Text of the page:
TOPIC : Strategy for the exploitation of research results funded under Euratom Research and training Programmes in the field of radiation protection
|Publication date:||27 October 2017|
|Types of action:||CSA Coordination and support action|
|DeadlineModel: Opening date:||single-stage 15 May 2018||Deadline:||27 September 2018 17:00:00|
|Time Zone : (Brussels time)|
Topic DescriptionSpecific Challenge:
Euratom Research and Training Programmes have funded a large number of research projects in the last decades in the field of radiation protection. Those projects have led to significant scientific outcomes used by various stakeholders and end-users (national and European policy makers, regulators, medical institutions, etc.). Some of these research projects contributed to the safe use of industrial applications of ionising radiation and to the development of tools supporting radiation protection of the general public, workers, patients and the environment. Nevertheless, there is a lack of systematic assessment of the use of the results of projects for radiation protection funded by the FP6 and FP7 Euratom Research and Training Programmes.Scope:
The aim of the action is to identify, analyse and monitor how the results achieved by research projects on radiation protection funded by the past Euratom Research and Training Programmes, are used and capitalised on by various stakeholders so that they would serve a double purpose: (a) better use of research results for policy making and (b) better use of research results for implementing the Euratom requirements for radiation protection of the public, staff and patients Based on those analyses, measures to facilitate future use and dissemination of research results should be identified and proposed under this action. Moreover, this action should analyse scientific contribution of Euratom research to the Euratom directives on safety standards and to other international regulations and recommendations, such as those formulated by the International Atomic Energy Agency, the Committee on Radiological Protection and Public Health of the Nuclear Energy Agency of the Organisation for Economic Cooperation and Development or the International Commission on Radiological Protection, and the findings of the United Nation’s Scientific Committee on the effects of Atomic Radiation and their further use for policy making. The action should identify and propose methods and tools to improve exchange of research results among the scientific community, peer review their publication and communicate their ascertained substance to citizens. Special eligibility conditions related to the composition of a consortium apply to this topic.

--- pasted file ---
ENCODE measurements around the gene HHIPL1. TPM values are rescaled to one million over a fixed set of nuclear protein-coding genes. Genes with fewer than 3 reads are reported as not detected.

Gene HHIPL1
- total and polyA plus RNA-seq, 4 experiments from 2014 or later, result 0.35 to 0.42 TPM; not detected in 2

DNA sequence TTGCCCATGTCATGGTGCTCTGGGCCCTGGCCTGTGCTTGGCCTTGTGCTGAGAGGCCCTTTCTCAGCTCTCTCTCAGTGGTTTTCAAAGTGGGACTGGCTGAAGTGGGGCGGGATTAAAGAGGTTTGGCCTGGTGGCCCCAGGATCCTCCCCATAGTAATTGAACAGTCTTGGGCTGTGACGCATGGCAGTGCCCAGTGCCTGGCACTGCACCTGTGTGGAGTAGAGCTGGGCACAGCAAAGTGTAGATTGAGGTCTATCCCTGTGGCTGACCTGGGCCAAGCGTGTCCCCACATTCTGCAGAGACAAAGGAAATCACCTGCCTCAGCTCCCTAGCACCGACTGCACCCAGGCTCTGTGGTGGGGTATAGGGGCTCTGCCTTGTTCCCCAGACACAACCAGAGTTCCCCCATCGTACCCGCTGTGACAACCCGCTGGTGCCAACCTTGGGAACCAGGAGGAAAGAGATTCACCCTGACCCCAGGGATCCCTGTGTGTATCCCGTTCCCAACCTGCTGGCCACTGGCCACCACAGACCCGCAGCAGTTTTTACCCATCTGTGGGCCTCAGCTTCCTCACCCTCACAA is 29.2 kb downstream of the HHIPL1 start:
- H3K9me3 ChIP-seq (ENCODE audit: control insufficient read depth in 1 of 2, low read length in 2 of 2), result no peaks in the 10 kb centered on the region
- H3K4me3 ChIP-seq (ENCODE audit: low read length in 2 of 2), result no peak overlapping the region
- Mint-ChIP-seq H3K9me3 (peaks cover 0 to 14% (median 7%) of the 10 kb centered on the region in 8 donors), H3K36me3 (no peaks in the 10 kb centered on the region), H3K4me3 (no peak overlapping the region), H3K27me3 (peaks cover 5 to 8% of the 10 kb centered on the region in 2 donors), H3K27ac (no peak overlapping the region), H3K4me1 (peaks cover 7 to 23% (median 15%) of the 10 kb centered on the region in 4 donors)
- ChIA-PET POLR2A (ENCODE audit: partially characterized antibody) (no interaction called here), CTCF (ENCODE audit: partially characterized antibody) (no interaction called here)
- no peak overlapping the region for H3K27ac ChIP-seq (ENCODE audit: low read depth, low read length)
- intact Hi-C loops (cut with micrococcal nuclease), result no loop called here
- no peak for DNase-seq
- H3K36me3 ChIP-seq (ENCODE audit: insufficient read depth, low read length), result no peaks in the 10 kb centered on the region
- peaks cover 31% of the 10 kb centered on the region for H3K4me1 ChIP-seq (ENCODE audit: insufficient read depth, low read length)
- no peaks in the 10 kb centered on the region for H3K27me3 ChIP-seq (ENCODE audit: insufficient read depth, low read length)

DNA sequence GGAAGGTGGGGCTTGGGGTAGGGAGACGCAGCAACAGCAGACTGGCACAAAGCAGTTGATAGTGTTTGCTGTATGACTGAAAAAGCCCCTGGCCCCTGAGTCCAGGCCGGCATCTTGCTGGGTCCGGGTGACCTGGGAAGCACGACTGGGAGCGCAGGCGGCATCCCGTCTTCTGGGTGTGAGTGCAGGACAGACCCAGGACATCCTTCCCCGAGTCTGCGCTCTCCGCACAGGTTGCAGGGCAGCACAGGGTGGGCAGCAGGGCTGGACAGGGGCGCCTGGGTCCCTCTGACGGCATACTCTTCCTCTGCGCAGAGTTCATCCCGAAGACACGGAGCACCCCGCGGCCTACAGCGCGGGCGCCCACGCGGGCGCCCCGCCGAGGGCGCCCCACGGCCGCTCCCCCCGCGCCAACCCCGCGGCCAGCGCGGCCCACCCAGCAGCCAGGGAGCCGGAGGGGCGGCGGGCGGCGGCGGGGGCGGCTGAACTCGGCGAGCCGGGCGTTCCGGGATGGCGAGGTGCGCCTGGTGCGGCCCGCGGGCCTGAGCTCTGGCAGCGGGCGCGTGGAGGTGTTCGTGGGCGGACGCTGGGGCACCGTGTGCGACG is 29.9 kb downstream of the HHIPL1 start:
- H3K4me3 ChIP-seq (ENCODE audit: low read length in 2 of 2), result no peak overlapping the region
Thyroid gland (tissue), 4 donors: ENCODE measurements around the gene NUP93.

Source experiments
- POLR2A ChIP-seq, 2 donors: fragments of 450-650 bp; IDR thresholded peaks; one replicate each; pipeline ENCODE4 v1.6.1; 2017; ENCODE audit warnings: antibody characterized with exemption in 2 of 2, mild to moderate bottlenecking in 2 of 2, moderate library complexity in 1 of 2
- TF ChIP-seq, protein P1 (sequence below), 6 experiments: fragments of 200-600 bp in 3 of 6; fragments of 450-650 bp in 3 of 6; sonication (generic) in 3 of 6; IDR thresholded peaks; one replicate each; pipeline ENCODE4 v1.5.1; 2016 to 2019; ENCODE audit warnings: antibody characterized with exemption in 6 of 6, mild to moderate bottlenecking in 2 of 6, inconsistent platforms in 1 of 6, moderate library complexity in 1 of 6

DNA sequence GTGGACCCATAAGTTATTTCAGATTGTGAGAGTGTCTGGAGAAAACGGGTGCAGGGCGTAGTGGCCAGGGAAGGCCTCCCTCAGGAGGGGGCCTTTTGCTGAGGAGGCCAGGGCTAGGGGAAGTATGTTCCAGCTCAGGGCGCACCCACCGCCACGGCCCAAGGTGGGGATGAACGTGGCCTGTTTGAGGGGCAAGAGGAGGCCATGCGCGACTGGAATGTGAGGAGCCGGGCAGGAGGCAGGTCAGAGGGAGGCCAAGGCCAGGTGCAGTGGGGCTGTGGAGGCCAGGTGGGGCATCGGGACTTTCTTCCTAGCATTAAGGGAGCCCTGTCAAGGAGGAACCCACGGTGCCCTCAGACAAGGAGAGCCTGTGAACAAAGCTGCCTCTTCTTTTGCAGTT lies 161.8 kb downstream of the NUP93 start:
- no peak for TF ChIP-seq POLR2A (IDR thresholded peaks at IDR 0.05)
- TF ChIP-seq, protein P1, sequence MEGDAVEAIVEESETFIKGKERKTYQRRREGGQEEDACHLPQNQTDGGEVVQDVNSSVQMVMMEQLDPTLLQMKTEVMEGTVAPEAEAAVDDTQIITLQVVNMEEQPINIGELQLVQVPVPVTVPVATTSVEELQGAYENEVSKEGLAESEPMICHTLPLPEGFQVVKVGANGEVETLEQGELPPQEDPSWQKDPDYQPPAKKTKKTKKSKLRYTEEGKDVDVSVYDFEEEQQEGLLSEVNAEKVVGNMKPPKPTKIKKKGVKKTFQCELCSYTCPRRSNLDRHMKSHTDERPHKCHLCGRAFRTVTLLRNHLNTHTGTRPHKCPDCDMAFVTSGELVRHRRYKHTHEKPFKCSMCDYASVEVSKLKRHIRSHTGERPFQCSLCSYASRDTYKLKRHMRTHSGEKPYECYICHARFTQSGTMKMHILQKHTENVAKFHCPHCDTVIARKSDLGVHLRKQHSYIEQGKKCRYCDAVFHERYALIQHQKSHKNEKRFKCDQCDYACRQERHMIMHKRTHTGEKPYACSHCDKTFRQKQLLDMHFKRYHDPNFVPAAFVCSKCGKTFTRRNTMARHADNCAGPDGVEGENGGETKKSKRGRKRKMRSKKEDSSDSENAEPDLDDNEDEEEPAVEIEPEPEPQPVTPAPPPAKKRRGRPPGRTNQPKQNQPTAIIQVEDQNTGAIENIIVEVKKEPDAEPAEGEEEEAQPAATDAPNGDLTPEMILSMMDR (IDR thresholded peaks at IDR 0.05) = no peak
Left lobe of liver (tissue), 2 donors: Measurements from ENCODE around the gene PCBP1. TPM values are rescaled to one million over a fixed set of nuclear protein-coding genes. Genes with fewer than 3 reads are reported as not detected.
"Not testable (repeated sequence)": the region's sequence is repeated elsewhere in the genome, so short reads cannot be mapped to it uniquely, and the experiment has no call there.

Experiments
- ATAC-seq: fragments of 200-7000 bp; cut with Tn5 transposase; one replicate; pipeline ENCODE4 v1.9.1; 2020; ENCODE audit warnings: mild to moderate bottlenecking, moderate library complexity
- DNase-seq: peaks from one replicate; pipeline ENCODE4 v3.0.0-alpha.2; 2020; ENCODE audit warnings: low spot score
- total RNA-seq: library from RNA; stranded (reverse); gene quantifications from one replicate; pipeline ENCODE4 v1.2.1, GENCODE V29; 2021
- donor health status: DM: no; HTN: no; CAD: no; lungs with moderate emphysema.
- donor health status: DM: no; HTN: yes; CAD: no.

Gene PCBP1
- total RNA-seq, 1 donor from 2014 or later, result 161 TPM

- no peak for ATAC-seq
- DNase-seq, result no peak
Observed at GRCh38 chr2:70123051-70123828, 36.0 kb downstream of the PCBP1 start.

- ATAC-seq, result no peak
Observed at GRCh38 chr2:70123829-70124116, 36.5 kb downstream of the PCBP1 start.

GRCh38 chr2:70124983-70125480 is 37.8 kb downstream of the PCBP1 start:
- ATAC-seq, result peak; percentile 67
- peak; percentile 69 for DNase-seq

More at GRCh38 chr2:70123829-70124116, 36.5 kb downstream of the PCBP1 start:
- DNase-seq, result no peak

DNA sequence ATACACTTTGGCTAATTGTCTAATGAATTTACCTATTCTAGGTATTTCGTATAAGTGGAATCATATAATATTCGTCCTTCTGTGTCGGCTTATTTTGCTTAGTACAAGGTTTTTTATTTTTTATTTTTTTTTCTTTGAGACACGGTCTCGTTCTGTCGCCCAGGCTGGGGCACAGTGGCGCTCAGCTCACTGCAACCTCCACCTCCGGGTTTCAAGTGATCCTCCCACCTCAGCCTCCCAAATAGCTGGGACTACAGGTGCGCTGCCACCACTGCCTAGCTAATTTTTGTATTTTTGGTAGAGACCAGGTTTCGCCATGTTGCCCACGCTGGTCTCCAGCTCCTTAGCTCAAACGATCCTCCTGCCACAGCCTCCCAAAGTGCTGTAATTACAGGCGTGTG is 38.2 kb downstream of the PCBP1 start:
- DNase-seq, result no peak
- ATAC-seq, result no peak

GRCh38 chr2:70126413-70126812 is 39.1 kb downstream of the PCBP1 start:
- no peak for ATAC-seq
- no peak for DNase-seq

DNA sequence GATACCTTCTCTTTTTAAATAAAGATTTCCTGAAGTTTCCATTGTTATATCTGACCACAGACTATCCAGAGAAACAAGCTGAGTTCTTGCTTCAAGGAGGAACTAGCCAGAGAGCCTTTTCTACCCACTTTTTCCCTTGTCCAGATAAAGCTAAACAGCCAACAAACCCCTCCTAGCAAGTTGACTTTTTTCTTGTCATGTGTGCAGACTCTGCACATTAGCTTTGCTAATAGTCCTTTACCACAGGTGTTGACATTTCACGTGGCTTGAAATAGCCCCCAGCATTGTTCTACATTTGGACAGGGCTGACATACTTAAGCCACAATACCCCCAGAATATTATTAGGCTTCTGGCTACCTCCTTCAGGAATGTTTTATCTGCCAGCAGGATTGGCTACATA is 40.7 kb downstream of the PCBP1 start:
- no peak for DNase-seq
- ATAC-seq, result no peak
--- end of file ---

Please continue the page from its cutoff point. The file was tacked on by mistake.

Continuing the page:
The Commission considers that proposals requesting a contribution from the Euratom Programme of between EUR 0.4 and up to a maximum of EUR 0.5 million would allow this specific challenge to be addressed appropriately. Nonetheless, this does not preclude submission and selection of proposals requesting other amounts.Expected Impact:
this action is supposed to provide a systematic assessment of the use of research results from the past Euratom radiation protection projects and to propose recommendations for future research policy in this field. As a result it will facilitate use and dissemination of research results and will reinforce the European integration of radiation protection research while making science in radiation protection more understandable for EU citizens.
Topic conditions and documents
1. Eligible countries: described in Annex 1.A of the Euratom Work Programme.
A number of non-EU/non-Associated Countries that are not automatically eligible for funding have made specific provisions for making funding available for their participants in Horizon 2020 projects. See the information in the Online Manual.
2. Eligibility and admissibility conditions: described in Annex 1.B and Annex 1.C of the Euratom Work Programme.
Taking into account the specific conditions under which research results are exploited for defining and implementing radiation protection policies, the participation to this action is limited to Programme Owners or Managers in the Member States and Associated Countries in the field of radiation protection and registered non-profit associations such as the Multidisciplinary European Low Dose Initiative, the European Radiation Dosimetry Group, the European platform on preparedness for nuclear and radiological emergency response and recovery, the Alliance for Radioecology and the European Alliance for Medical Radiation Protection Research.